Ear­li­er this week, Debra Band dis­cussed how she visu­al­ly express­es Bib­li­cal sto­ries and shared the back sto­ry behind Arise! Arise! She had been blog­ging here all week for Jew­ish Book Coun­cil and MyJew­ish­Learn­ing.

One of the remark­able things that I dis­cov­ered ear­ly in the project was how these three sto­ries, set in the ear­li­est decades of the Israelite tribes’ appear­ance in the Land, togeth­er mod­el the very set of val­ues that would become cen­tral ideals for the Israelite king­dom, and indeed, for­ev­er after, in the lives of all women and men who derive inspi­ra­tion from Tanakh

Equal­ly remark­able, in each of these sto­ries set in what we com­mon­ly per­ceive as a thor­ough­ly patri­ar­chal era, it is the women rather than the men who lead in mod­el­ing these qual­i­ties. Deb­o­rah was, so far as we read, the first to unite the tribes (or at least many of them) to repel a com­mon ene­my since the set­tle­ment of the land under Joshua – she is the first leader to instill a sense of nation­al pur­pose. Her efforts are char­ac­ter­ized by her over­all good judg­ment, her courage (in which she is joined by Jael), strate­gic shrewd­ness and faith in prophe­cy. The third and fourth illu­mi­na­tions of the Deb­o­rah sto­ry present her lis­ten­ing care­ful­ly to the Israelites’ pleas for relief from Canaan­ite depre­da­tions, and her coura­geous lead­er­ship of the Israelite troops into bat­tle, along with Barak. The over­whelm­ing qual­i­ty that suf­fus­es Ruth’s idyll is of course, hesed, lov­ing-kind­ness, in which her and Naomi’s care for one anoth­er inspires Boaz’s own deci­sive care for them. After the ini­tial mis­deeds of her father-in-law —typ­i­cal of the dis­or­ga­nized peri­od of the Judges — all three major actors and even the unheard, but ful­ly involved Beth­le­hemites, do the right thing at the right time to guar­an­tee their col­lec­tive secu­ri­ty and hap­pi­ness as indi­vid­u­als, as a fam­i­ly, and (unbe­knownst to them) as prog­en­i­tors of the monar­chy. In my sixth illu­mi­na­tion of Ruth, which we looked at in an ear­li­er post, Ruth express­es her loy­al­ty and love for Nao­mi, which the rab­bis inter­pret­ed not sim­ply as human affec­tion, but as an expres­sion of Israel’s devo­tion to God. In the tenth illu­mi­na­tion of Ruth, imagery asso­ci­at­ed with divine prov­i­dence, kind­ness, and Ruth’s own dis­tinc­tive ele­gant com­port­ment pop­u­late this scene of Boaz inquir­ing after her iden­ti­ty. Hannah’s faith in God’s prov­i­dence leads her to invent Israelite prayer – depict­ed in Illu­mi­na­tion 6 of that sto­ry, while her com­mit­ment to give her first child to divine ser­vice mod­els fideli­ty to God in the face of self-sac­ri­fice, and her annu­al gifts of cloth­ing to this son she has giv­en to the priest­hood set, as you will see, a pow­er­ful exam­ple of devot­ed par­ent­ing and hand­ing on wise val­ues. So, as you will see in the illu­mi­na­tions and lit­er­ary analy­ses in Arise! Arise!, nation­al lead­er­ship and courage, faith, lov­ing-kind­ness, prayer and wise par­ent­ing, all mod­eled pri­mar­i­ly by women in this for­ma­tive peri­od of the nation, become the guid­ing val­ues, the moral foun­da­tion of the Israelite nation. Join me for this remark­able jour­ney into the lives, hearts, and her­itage of these extra­or­di­nar­i­ly, foun­da­tion­al women of Israel!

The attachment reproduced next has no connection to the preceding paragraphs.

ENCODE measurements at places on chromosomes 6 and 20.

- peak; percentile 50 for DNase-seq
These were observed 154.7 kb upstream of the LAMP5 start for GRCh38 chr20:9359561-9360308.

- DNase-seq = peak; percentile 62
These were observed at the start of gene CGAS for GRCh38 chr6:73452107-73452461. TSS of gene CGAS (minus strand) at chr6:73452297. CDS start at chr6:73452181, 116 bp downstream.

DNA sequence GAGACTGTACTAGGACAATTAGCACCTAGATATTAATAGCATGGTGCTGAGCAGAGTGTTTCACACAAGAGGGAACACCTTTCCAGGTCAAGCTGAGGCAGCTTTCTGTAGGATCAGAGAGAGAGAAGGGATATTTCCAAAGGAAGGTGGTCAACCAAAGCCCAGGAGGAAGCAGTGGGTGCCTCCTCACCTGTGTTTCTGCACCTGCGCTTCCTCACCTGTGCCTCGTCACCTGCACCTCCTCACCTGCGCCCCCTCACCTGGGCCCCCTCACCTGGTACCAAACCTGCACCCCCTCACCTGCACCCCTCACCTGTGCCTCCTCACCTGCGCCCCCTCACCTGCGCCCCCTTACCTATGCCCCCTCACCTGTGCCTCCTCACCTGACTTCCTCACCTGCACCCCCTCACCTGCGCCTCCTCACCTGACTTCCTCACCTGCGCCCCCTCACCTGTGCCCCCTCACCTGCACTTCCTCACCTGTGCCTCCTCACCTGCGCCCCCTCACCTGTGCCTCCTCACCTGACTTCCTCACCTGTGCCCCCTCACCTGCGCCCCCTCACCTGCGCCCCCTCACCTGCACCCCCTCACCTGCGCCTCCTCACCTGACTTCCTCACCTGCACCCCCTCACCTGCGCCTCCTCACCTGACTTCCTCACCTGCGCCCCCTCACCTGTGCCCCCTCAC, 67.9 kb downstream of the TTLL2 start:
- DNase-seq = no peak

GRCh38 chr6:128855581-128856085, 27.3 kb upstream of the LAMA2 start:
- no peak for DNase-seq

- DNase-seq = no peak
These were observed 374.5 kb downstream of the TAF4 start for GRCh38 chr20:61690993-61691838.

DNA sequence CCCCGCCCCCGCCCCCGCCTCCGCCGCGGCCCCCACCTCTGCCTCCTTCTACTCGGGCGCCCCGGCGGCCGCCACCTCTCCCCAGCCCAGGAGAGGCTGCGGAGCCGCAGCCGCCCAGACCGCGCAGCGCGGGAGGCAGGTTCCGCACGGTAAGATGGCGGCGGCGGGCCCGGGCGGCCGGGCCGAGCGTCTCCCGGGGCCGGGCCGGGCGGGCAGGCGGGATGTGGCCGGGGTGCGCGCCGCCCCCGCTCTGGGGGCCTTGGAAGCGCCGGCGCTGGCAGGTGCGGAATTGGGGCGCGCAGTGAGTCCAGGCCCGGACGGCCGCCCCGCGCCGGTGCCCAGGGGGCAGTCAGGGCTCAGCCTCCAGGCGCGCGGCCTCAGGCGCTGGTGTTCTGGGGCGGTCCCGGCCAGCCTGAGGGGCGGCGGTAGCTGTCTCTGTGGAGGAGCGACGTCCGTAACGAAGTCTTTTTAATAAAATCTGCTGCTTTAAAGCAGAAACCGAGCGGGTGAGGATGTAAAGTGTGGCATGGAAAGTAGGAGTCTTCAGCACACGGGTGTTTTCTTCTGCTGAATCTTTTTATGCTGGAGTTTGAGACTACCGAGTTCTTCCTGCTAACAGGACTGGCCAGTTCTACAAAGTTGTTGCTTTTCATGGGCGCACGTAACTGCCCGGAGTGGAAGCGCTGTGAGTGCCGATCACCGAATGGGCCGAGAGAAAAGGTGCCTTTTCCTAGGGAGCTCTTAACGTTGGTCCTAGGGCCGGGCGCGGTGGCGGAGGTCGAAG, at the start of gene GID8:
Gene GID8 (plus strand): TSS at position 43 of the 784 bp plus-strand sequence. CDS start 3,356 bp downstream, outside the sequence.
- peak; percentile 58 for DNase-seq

Vis­it Deb­o­rah Band’s offi­cial web­site here.

Debra Band draws upon her love of both the man­u­script arts and Jew­ish text and tra­di­tion in her Hebrew illu­mi­nat­ed man­u­scripts. She is the author and illu­mi­na­tor of many beloved books com­bin­ing art and schol­ar­ship, each a col­lab­o­ra­tion with cel­e­brat­ed schol­ars. Debra’s work is col­lect­ed and exhib­it­ed across the world. She lives in Potomac, Mary­land sur­round­ed by fam­i­ly and menagerie.